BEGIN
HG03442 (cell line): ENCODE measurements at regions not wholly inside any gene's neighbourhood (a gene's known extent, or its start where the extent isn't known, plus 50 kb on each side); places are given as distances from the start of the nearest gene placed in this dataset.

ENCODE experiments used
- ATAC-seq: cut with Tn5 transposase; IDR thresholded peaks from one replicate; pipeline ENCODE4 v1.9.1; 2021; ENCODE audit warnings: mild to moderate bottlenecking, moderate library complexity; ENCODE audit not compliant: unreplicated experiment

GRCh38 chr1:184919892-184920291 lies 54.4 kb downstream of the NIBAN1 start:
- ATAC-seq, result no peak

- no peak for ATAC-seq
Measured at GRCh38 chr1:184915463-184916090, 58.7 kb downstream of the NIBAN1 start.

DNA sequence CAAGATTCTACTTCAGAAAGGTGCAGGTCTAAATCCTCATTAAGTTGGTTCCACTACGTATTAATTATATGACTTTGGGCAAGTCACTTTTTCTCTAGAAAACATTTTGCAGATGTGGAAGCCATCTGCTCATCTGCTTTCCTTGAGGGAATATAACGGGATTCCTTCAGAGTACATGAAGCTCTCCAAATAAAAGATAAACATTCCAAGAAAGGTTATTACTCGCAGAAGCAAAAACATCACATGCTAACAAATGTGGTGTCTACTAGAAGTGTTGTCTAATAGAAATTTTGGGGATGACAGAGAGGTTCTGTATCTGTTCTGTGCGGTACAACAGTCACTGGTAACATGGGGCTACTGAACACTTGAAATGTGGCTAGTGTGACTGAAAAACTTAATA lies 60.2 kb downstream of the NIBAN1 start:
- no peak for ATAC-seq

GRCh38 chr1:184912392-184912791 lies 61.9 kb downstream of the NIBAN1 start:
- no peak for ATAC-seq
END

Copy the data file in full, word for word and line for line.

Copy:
HG03442 (cell line): ENCODE measurements at regions not wholly inside any gene's neighbourhood (a gene's known extent, or its start where the extent isn't known, plus 50 kb on each side); places are given as distances from the start of the nearest gene placed in this dataset.

ENCODE experiments used
- ATAC-seq: cut with Tn5 transposase; IDR thresholded peaks from one replicate; pipeline ENCODE4 v1.9.1; 2021; ENCODE audit warnings: mild to moderate bottlenecking, moderate library complexity; ENCODE audit not compliant: unreplicated experiment

GRCh38 chr1:184919892-184920291 lies 54.4 kb downstream of the NIBAN1 start:
- ATAC-seq, result no peak

- no peak for ATAC-seq
Measured at GRCh38 chr1:184915463-184916090, 58.7 kb downstream of the NIBAN1 start.

DNA sequence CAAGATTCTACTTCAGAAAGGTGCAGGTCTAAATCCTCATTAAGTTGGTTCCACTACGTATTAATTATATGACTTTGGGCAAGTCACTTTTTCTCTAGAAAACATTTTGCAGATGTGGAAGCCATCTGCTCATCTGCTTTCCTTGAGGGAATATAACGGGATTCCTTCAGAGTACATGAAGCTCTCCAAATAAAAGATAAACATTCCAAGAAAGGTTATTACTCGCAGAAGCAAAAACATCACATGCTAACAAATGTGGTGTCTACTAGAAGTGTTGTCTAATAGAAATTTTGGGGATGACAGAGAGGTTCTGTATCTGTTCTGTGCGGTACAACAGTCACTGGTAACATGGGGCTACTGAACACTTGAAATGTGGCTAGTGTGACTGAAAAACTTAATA lies 60.2 kb downstream of the NIBAN1 start:
- no peak for ATAC-seq

GRCh38 chr1:184912392-184912791 lies 61.9 kb downstream of the NIBAN1 start:
- no peak for ATAC-seq